<Why isn't the ANA reaching out and undertaking an aggressive membership drive?>
It is. Thats all part of the restructuring that has just been put into motion.
All of the studies and strategies you mention are not intangibles. They are aimed to provide the proof we need to make our argument in the legislature & get the laws we need passed. Concrete results come when we get those laws passed & employers are forced to comply by law. We're doing it state by state as well as in DC. But it does not happen overnight. Especially when you have those big-money special interests groups whispering into the legislators ears telling them why they should vote against us. Believe me, I share your frustration. Some people might think its not important for the ANA to endorse political candidates but it most certainly is necessary to help get elected those candidates who are on our side. Its not like you make it sound that we're sitting around doing nothing but writing fancy papers. As far as the media, the ANA & its members brought the nurse staffing crisis to the forefront of the news media a couple of years ago and have been on local, national, TV & radio and almost every newspaper & magazine item on the topic, keeeping it in the forefront. Many of your comments pertain to the ANA as it was in the past. Its a different organization with a different focus now. Your points about the organization as it used to be are valid and many staff RN members (including me), and other kinds of RN members felt the same way. So, instead of complaining about it, we took leadership roles within the organization and have changed it a lot since then. And still are. But we can always use more help.
BTW, you dont have to buy copies of ANA studies to read them. You can read them online or in our newspaper, The American Nurse, which is also online. You dont pay for the report. You only have to pay for the copying, shipping, and handling if you want the whole thing sent to you in the mail. Incidentally, you can send a copy of your post and questions to the ANA or have it printed in our newspaper thru their "contact us" link on its website.
Debra, there was a march on DC in 1995 - over 35,000 RNs, LPNs and healthcare workers from all over the country attended and brought downtown DC to a halt at lunchtime. It was at the time that RNs were being "downsized" out of the job and replaced with nurses aides. The issue was safe patient care. The motto: "Every Patient Deserves A Registered Nurse". It was an exhilarating day. You can get a videotape of it at www.greatnurses.com.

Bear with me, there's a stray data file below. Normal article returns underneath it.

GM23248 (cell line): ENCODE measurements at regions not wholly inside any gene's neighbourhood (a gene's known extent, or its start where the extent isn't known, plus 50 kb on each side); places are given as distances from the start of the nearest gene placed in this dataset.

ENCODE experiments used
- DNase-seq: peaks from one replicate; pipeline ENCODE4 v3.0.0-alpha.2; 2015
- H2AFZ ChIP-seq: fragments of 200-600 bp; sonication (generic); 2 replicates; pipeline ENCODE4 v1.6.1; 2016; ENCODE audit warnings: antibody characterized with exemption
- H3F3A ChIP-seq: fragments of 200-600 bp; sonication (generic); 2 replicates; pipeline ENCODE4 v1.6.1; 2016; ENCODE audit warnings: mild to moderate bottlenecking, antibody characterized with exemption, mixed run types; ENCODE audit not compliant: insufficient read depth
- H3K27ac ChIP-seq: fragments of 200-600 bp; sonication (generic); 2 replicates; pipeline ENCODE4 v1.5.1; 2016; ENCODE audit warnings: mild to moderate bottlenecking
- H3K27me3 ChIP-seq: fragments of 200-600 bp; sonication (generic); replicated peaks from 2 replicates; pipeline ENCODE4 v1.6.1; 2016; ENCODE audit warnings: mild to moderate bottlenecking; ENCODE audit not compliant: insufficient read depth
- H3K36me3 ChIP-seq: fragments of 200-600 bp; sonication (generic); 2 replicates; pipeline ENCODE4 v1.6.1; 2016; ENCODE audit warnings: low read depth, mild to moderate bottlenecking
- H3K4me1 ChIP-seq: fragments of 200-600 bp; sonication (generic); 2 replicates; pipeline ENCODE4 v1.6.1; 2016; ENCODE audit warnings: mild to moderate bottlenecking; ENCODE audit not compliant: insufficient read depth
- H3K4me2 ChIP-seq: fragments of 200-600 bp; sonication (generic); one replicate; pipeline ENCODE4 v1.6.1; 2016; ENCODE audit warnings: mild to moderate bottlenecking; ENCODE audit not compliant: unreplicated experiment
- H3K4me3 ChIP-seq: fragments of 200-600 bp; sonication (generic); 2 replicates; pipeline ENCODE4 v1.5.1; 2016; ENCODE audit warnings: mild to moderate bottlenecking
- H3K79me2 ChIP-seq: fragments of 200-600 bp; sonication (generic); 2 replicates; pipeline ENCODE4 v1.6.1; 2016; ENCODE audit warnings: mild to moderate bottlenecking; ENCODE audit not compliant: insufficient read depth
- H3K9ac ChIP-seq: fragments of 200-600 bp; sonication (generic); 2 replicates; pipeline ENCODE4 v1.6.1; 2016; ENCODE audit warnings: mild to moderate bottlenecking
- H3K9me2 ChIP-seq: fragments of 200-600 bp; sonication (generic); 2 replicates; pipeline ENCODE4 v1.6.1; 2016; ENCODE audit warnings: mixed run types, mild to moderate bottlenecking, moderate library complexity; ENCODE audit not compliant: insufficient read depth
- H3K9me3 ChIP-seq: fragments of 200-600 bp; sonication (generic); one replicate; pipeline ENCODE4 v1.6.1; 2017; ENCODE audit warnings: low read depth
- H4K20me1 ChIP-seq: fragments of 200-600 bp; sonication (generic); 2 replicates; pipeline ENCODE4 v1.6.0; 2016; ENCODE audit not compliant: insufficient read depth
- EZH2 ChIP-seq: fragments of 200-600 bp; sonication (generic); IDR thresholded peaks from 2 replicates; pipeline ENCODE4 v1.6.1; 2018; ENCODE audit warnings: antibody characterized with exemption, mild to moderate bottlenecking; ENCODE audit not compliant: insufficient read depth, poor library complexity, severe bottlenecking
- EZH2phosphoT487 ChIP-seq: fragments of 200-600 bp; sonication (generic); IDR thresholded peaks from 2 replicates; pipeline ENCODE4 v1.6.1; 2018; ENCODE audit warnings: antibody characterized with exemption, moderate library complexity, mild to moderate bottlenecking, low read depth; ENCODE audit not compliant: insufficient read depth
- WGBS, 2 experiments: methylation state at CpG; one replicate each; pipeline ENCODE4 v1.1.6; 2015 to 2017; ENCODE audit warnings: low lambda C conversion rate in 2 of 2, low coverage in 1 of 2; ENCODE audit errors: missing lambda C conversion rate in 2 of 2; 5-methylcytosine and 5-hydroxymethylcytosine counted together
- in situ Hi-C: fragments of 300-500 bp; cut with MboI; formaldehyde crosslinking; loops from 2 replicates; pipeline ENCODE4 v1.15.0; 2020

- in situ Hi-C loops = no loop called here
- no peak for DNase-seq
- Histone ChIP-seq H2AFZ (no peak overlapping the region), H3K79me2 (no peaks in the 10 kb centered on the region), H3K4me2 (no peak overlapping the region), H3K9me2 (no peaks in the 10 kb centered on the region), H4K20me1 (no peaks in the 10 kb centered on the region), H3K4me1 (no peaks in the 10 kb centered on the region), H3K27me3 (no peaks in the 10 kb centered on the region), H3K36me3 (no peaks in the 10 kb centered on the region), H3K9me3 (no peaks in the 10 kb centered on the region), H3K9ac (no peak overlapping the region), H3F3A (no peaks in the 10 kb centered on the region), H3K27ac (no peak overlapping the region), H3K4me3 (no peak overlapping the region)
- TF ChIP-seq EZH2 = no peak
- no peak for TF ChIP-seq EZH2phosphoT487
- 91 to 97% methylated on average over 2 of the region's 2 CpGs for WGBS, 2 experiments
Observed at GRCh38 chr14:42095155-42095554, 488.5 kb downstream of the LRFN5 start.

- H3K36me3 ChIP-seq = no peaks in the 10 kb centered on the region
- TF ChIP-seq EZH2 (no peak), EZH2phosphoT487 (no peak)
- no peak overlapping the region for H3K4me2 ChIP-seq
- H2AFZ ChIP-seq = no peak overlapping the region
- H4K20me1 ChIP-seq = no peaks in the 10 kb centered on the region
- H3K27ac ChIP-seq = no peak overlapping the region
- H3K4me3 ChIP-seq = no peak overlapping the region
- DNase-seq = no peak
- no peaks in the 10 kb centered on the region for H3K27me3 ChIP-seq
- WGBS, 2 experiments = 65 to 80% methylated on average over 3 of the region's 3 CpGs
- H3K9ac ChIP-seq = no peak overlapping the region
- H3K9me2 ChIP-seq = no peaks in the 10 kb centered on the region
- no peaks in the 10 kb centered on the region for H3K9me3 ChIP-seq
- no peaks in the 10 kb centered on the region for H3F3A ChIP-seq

It was the most inspiring thing I ever was involved in. I couldnt wait to get home and see the newspapers and 11pm news. I was shocked that neither said a thing about it. Most of the news stations didnt bother to mention it at all. And the downsizing continued. In 1996, another RN march on DC was organized. Hardly any nurses showed up.
Angel, Oprah did do a show on nurses a few years ago, around the time that RNs were being downsized out of the hospitals and remaining nurses were being left in skeletal staffs. The nurses on the stage were there to talk about those issues. Oprah just kept asking to hear their sensational "horror stories". That was her very first question & all she was stuck on. The nurses on the stage talked about declining quality care and the lack of RNs that were causing those horror stories. Nurse administrators in the audience took exception to their comments. The whole show ended up being an argument between the angry staff RNs about their working conditions & the angry RN executive types disputing what they said. It was embarrassing & depressing to watch. The whole message was lost and we looked like a profession full of back-biting, bytchin females. Oprah was not happy. Im sure after that show she vowed never to do another with nurses as guests.